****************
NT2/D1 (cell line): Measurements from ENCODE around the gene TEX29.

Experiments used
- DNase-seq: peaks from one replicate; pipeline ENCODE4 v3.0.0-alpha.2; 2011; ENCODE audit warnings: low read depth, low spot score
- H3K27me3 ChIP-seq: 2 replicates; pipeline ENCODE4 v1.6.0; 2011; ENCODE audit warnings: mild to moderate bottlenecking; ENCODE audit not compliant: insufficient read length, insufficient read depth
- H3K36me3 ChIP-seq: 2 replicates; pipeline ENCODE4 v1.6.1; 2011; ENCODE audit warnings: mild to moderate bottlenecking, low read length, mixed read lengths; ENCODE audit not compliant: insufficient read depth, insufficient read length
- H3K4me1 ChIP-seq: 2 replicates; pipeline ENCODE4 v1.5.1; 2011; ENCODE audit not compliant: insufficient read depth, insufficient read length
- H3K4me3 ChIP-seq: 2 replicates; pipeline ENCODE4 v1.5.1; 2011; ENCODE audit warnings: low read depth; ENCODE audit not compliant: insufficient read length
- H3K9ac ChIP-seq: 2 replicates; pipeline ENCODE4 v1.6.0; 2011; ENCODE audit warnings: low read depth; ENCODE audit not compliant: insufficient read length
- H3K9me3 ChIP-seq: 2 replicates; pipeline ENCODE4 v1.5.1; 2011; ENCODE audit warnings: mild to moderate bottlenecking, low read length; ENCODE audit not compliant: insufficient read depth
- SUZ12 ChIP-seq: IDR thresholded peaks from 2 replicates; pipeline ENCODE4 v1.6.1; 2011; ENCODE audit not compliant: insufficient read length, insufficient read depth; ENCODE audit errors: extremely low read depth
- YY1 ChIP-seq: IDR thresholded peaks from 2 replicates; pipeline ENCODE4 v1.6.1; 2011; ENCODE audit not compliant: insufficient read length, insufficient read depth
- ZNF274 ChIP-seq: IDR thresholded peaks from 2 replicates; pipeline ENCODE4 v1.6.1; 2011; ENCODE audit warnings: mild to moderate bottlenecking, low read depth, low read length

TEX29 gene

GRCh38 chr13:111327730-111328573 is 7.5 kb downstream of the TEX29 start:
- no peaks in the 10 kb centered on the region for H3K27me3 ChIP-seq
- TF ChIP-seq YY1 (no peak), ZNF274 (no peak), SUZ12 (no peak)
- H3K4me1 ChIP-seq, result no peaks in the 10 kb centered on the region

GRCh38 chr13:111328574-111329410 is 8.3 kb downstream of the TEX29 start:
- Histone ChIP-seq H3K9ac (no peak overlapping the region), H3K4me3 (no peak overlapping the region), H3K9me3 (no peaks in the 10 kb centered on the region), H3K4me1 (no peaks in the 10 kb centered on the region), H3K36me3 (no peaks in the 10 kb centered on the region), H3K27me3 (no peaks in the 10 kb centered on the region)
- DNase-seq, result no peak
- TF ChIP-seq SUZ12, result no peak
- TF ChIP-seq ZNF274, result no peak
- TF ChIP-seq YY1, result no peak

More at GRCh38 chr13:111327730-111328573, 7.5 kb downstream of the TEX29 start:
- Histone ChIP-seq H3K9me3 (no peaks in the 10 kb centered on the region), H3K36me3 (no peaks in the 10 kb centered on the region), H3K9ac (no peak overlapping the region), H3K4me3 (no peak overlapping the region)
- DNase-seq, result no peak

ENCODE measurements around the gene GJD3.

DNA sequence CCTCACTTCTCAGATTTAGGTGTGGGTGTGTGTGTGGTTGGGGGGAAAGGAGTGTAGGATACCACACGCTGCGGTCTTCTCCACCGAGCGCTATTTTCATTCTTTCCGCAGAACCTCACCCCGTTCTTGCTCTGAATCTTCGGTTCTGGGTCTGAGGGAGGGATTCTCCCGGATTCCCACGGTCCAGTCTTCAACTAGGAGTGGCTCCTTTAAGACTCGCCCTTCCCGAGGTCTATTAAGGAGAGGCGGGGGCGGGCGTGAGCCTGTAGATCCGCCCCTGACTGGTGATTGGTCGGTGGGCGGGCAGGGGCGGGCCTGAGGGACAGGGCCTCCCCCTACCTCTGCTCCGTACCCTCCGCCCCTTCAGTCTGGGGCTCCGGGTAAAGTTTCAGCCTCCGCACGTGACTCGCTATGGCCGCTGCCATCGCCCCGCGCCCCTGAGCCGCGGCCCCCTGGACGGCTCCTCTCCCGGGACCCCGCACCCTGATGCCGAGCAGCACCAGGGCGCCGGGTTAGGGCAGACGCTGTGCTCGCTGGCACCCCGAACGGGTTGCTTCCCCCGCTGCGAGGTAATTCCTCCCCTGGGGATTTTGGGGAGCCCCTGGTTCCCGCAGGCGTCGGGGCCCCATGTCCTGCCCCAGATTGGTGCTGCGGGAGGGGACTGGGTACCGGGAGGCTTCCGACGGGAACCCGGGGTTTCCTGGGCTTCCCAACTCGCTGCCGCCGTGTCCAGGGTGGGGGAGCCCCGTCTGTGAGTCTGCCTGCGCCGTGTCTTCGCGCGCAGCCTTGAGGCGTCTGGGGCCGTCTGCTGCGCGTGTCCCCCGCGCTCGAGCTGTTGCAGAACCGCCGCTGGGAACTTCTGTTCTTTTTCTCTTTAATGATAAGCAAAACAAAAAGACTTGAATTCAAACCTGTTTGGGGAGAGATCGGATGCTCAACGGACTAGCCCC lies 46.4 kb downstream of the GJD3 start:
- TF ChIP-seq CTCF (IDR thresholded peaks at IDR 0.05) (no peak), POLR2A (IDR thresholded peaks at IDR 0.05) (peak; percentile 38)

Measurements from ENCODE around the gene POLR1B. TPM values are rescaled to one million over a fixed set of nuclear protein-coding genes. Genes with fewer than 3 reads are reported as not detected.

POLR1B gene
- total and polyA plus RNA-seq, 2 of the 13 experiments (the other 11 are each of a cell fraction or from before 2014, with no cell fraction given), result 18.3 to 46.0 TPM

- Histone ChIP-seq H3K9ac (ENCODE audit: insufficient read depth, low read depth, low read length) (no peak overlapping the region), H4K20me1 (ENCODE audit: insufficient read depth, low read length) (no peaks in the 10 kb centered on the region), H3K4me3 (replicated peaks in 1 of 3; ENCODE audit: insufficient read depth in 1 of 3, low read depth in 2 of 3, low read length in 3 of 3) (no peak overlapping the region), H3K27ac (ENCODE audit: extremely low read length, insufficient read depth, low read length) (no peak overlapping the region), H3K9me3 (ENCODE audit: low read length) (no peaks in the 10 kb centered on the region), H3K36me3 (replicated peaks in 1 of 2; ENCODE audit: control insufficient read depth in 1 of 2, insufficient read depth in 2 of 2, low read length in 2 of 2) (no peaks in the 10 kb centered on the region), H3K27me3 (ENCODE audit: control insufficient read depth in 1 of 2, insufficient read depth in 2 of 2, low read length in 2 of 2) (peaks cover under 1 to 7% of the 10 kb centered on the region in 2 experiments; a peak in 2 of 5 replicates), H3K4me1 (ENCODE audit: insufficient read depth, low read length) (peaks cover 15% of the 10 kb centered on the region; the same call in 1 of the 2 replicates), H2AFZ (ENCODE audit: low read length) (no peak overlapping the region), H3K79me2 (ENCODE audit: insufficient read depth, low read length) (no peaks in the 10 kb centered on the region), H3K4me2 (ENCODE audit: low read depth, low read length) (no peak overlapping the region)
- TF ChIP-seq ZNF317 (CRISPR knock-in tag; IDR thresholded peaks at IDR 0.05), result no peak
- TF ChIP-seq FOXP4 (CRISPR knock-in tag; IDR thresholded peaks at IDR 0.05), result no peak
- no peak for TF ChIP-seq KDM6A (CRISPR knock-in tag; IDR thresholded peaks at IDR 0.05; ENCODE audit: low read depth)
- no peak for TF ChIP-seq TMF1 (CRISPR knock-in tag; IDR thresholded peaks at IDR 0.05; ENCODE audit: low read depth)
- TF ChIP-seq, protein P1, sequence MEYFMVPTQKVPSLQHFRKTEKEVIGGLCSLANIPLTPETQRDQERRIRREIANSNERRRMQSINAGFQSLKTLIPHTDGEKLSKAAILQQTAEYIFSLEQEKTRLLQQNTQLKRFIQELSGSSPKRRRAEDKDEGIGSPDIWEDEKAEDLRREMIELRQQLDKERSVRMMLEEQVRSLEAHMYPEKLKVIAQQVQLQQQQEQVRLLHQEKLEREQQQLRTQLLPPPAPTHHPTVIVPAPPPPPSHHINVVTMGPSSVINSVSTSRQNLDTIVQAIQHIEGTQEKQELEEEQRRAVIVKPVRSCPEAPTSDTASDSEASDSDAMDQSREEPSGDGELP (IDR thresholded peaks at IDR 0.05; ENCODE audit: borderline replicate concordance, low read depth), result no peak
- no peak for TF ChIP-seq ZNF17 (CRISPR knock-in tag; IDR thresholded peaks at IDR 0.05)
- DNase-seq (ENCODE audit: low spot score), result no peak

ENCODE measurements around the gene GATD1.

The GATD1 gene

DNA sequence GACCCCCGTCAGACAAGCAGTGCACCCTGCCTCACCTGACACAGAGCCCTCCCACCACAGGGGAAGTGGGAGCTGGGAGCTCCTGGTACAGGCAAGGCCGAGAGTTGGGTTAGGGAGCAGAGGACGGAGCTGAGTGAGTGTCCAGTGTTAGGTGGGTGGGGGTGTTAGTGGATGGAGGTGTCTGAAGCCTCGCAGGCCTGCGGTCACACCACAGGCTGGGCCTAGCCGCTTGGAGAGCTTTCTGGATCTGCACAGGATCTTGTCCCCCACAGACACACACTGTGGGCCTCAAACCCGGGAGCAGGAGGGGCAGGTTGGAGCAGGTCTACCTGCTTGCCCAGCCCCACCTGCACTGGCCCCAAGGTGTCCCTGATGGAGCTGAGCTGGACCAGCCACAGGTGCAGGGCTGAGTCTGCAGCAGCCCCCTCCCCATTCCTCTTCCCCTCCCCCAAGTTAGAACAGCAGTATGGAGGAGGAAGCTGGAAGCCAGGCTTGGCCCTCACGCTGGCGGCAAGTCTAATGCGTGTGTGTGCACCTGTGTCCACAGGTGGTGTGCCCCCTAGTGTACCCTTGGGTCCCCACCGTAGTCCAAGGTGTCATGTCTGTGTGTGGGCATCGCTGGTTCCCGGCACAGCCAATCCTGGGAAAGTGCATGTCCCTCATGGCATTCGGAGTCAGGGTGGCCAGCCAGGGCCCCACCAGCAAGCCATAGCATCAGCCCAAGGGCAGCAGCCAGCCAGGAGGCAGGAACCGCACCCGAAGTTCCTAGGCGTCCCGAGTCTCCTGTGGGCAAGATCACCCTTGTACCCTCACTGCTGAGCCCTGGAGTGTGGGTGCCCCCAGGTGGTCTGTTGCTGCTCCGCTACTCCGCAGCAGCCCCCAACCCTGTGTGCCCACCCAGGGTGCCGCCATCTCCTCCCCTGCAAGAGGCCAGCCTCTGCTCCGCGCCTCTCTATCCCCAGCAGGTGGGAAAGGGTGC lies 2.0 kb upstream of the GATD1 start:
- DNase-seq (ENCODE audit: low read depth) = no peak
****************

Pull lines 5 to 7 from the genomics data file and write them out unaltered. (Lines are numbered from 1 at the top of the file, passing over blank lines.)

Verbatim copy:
- H3K36me3 ChIP-seq: 2 replicates; pipeline ENCODE4 v1.6.1; 2011; ENCODE audit warnings: mild to moderate bottlenecking, low read length, mixed read lengths; ENCODE audit not compliant: insufficient read depth, insufficient read length
- H3K4me1 ChIP-seq: 2 replicates; pipeline ENCODE4 v1.5.1; 2011; ENCODE audit not compliant: insufficient read depth, insufficient read length
- H3K4me3 ChIP-seq: 2 replicates; pipeline ENCODE4 v1.5.1; 2011; ENCODE audit warnings: low read depth; ENCODE audit not compliant: insufficient read length